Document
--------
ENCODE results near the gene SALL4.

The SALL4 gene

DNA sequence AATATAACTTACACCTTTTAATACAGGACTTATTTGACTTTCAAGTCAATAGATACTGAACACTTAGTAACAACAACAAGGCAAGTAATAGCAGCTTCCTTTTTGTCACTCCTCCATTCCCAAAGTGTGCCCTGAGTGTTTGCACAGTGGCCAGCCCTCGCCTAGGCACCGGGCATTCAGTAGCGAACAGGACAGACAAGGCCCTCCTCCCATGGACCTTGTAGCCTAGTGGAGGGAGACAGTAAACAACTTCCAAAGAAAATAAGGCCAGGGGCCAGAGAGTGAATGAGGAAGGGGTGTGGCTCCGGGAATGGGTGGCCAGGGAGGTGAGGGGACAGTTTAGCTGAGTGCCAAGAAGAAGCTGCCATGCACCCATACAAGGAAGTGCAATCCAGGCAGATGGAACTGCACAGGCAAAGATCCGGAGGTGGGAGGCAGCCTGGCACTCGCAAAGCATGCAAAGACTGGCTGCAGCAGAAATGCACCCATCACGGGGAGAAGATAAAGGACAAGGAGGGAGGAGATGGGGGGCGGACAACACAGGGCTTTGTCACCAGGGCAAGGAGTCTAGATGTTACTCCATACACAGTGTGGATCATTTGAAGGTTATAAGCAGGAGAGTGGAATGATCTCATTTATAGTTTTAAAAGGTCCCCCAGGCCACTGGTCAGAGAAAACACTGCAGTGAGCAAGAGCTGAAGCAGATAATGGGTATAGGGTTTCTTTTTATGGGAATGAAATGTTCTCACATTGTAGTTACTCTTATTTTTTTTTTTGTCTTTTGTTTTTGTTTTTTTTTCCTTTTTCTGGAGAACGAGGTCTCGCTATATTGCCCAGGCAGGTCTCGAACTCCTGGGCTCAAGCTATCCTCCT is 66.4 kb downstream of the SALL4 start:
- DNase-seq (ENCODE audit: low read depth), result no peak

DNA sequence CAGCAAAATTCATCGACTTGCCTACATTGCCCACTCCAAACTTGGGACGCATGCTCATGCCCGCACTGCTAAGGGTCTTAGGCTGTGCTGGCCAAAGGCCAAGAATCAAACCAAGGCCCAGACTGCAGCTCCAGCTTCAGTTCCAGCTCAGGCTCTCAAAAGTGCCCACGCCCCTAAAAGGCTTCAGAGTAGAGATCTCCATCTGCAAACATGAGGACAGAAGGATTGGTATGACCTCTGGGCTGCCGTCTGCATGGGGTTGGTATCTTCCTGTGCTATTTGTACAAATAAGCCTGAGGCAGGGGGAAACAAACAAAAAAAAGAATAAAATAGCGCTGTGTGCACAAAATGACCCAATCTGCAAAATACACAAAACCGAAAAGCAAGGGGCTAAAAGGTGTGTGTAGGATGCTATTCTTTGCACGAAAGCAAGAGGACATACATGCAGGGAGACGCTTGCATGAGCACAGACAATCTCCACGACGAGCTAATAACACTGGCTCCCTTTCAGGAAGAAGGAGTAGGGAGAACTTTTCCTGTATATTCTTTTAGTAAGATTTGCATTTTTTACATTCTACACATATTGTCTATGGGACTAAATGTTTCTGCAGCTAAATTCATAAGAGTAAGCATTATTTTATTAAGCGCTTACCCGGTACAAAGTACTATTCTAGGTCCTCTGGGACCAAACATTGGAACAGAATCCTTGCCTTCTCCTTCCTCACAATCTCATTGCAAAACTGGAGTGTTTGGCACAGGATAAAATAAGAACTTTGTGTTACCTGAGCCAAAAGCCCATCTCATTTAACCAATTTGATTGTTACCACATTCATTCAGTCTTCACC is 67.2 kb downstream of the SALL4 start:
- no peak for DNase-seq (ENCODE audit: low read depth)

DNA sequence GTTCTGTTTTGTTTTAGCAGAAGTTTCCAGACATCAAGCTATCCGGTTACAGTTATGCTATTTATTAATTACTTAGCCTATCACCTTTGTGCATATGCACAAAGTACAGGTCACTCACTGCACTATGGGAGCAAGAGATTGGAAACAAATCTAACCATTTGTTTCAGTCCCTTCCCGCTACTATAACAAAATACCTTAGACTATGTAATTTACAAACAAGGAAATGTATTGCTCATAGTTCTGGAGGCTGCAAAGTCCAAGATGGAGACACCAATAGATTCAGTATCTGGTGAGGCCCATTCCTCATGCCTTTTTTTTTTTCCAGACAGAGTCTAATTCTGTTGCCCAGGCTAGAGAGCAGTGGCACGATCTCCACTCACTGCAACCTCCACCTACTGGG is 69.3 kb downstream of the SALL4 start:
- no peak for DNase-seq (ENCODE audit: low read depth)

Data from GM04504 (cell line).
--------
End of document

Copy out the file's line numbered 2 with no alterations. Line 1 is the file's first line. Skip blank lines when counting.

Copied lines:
The SALL4 gene